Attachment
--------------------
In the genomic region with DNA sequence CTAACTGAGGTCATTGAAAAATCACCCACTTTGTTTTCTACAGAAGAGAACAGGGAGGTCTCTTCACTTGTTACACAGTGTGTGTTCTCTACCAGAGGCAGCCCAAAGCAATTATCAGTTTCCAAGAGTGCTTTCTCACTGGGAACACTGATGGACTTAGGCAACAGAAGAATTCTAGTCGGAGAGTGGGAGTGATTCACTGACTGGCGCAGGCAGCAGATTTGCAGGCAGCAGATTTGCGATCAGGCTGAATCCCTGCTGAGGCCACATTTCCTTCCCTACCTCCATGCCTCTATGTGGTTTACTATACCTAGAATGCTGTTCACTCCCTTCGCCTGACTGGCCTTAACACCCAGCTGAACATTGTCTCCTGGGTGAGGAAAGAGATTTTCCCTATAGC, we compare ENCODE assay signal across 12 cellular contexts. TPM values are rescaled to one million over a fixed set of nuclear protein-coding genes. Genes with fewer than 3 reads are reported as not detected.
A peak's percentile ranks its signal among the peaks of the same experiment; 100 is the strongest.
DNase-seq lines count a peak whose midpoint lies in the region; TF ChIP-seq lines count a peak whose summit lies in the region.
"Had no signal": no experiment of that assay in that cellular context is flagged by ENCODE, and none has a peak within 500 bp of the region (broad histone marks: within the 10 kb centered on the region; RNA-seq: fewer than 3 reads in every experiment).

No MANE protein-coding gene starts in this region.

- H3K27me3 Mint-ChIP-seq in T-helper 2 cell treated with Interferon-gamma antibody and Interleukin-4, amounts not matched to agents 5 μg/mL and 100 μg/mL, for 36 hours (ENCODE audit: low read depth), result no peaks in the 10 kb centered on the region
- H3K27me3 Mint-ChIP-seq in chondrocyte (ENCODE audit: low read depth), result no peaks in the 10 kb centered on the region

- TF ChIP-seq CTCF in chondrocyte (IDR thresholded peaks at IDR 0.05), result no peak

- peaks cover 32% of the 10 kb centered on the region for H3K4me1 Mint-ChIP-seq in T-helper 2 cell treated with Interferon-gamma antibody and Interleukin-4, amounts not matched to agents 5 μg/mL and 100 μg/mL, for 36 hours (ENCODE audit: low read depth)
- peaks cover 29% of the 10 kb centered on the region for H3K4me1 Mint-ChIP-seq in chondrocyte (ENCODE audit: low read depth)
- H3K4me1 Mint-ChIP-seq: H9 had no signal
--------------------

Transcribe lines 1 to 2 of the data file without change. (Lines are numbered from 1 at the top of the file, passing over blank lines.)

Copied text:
In the genomic region with DNA sequence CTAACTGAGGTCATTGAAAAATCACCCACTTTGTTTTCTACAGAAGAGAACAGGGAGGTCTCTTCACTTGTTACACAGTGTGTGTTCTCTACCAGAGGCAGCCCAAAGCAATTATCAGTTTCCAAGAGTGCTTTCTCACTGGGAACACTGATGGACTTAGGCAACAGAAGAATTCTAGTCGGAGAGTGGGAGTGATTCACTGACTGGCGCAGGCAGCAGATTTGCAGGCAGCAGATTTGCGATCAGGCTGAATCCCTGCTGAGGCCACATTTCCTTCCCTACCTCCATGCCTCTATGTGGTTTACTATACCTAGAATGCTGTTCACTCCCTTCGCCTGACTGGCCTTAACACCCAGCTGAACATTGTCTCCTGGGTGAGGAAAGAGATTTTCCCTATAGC, we compare ENCODE assay signal across 12 cellular contexts. TPM values are rescaled to one million over a fixed set of nuclear protein-coding genes. Genes with fewer than 3 reads are reported as not detected.
A peak's percentile ranks its signal among the peaks of the same experiment; 100 is the strongest.